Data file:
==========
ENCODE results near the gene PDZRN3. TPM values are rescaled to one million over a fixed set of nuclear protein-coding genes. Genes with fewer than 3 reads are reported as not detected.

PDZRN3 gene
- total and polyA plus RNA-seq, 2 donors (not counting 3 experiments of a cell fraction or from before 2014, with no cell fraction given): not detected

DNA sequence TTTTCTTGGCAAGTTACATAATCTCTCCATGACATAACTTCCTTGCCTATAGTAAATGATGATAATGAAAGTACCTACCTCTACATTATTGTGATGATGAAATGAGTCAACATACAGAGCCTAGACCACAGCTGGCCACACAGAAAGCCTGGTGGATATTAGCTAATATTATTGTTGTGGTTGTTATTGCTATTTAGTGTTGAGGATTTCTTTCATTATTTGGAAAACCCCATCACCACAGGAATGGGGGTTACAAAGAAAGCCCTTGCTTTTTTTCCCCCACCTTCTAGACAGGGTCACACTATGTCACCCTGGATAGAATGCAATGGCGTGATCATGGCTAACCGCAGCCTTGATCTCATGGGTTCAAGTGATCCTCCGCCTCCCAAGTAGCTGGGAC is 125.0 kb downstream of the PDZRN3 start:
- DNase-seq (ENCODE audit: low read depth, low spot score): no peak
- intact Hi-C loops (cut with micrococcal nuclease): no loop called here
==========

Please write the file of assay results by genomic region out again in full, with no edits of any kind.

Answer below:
ENCODE results near the gene PDZRN3. TPM values are rescaled to one million over a fixed set of nuclear protein-coding genes. Genes with fewer than 3 reads are reported as not detected.

PDZRN3 gene
- total and polyA plus RNA-seq, 2 donors (not counting 3 experiments of a cell fraction or from before 2014, with no cell fraction given): not detected

DNA sequence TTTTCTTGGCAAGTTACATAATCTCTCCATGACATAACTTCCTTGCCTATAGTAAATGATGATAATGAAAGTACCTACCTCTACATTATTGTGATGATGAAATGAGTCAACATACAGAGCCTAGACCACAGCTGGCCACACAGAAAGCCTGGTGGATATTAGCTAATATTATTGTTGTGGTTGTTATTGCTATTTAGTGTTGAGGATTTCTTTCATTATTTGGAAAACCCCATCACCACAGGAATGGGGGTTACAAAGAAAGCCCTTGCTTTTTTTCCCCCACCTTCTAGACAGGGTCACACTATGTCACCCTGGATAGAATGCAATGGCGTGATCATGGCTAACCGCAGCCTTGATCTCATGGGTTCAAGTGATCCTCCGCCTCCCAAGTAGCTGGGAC is 125.0 kb downstream of the PDZRN3 start:
- DNase-seq (ENCODE audit: low read depth, low spot score): no peak
- intact Hi-C loops (cut with micrococcal nuclease): no loop called here